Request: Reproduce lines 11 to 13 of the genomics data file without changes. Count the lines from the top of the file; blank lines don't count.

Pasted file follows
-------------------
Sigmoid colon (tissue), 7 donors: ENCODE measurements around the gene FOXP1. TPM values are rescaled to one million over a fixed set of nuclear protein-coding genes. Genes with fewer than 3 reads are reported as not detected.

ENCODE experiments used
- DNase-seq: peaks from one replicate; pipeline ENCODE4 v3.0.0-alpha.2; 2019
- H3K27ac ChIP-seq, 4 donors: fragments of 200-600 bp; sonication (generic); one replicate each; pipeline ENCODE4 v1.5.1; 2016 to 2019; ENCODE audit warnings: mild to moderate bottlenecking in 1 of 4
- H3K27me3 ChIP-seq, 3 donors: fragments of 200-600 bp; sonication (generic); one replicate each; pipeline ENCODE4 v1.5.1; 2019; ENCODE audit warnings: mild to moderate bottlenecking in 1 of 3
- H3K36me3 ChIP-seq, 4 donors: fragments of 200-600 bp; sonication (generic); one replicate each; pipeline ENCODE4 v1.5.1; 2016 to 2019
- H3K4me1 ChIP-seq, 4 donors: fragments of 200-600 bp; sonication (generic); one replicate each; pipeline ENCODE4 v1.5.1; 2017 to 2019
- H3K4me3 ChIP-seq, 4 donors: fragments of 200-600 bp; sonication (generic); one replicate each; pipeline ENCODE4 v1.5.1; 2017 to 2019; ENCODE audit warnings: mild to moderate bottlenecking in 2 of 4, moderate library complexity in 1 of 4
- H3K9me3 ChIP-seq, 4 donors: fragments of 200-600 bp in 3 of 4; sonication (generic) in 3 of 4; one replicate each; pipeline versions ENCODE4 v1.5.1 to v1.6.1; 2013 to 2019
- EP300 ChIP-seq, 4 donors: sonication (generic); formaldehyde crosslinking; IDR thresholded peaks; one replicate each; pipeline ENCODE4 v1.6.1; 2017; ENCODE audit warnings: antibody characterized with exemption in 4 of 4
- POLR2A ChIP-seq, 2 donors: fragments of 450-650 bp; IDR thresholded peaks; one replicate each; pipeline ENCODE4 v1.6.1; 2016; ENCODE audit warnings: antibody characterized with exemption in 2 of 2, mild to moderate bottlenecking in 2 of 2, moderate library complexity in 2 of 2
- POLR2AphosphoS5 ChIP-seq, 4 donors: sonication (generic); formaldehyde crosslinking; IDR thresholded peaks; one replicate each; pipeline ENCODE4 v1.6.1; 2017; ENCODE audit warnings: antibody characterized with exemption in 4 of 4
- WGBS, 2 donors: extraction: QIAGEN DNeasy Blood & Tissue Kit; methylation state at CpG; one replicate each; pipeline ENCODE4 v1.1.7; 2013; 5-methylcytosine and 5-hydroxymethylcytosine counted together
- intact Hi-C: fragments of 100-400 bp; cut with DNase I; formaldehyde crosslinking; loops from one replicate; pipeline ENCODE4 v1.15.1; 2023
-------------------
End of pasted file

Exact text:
- POLR2A ChIP-seq, 2 donors: fragments of 450-650 bp; IDR thresholded peaks; one replicate each; pipeline ENCODE4 v1.6.1; 2016; ENCODE audit warnings: antibody characterized with exemption in 2 of 2, mild to moderate bottlenecking in 2 of 2, moderate library complexity in 2 of 2
- POLR2AphosphoS5 ChIP-seq, 4 donors: sonication (generic); formaldehyde crosslinking; IDR thresholded peaks; one replicate each; pipeline ENCODE4 v1.6.1; 2017; ENCODE audit warnings: antibody characterized with exemption in 4 of 4
- WGBS, 2 donors: extraction: QIAGEN DNeasy Blood & Tissue Kit; methylation state at CpG; one replicate each; pipeline ENCODE4 v1.1.7; 2013; 5-methylcytosine and 5-hydroxymethylcytosine counted together